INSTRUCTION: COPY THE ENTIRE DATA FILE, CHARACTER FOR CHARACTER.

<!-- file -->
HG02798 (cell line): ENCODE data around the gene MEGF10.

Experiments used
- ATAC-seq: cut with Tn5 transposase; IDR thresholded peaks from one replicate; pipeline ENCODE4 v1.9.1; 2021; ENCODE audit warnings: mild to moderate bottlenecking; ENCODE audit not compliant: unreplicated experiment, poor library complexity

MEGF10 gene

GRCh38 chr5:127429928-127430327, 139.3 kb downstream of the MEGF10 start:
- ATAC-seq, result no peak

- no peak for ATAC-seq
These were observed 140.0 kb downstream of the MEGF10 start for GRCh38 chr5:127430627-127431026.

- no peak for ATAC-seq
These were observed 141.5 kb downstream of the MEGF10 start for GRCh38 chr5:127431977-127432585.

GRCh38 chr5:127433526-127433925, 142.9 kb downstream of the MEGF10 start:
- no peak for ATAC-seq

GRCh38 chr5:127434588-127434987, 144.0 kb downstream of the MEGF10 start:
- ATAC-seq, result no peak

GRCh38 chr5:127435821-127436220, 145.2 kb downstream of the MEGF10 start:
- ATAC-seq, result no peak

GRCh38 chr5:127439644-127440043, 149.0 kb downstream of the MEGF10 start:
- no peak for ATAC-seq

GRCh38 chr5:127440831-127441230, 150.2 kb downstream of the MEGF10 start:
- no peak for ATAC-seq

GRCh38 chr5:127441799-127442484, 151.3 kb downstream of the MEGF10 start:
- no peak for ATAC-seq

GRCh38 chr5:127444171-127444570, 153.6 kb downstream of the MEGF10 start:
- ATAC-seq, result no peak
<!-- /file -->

HG02798 (cell line): ENCODE data around the gene MEGF10.

Experiments used
- ATAC-seq: cut with Tn5 transposase; IDR thresholded peaks from one replicate; pipeline ENCODE4 v1.9.1; 2021; ENCODE audit warnings: mild to moderate bottlenecking; ENCODE audit not compliant: unreplicated experiment, poor library complexity

MEGF10 gene

GRCh38 chr5:127429928-127430327, 139.3 kb downstream of the MEGF10 start:
- ATAC-seq, result no peak

- no peak for ATAC-seq
These were observed 140.0 kb downstream of the MEGF10 start for GRCh38 chr5:127430627-127431026.

- no peak for ATAC-seq
These were observed 141.5 kb downstream of the MEGF10 start for GRCh38 chr5:127431977-127432585.

GRCh38 chr5:127433526-127433925, 142.9 kb downstream of the MEGF10 start:
- no peak for ATAC-seq

GRCh38 chr5:127434588-127434987, 144.0 kb downstream of the MEGF10 start:
- ATAC-seq, result no peak

GRCh38 chr5:127435821-127436220, 145.2 kb downstream of the MEGF10 start:
- ATAC-seq, result no peak

GRCh38 chr5:127439644-127440043, 149.0 kb downstream of the MEGF10 start:
- no peak for ATAC-seq

GRCh38 chr5:127440831-127441230, 150.2 kb downstream of the MEGF10 start:
- no peak for ATAC-seq

GRCh38 chr5:127441799-127442484, 151.3 kb downstream of the MEGF10 start:
- no peak for ATAC-seq

GRCh38 chr5:127444171-127444570, 153.6 kb downstream of the MEGF10 start:
- ATAC-seq, result no peak